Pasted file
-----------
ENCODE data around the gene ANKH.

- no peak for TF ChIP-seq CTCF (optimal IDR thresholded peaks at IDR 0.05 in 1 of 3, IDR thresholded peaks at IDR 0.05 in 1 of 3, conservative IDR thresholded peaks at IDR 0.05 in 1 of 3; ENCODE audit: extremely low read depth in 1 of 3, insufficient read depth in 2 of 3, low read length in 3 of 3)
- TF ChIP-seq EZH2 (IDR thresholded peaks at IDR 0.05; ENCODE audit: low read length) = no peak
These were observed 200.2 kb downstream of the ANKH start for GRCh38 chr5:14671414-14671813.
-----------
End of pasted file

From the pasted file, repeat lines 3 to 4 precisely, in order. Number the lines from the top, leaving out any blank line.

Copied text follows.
- TF ChIP-seq EZH2 (IDR thresholded peaks at IDR 0.05; ENCODE audit: low read length) = no peak
These were observed 200.2 kb downstream of the ANKH start for GRCh38 chr5:14671414-14671813.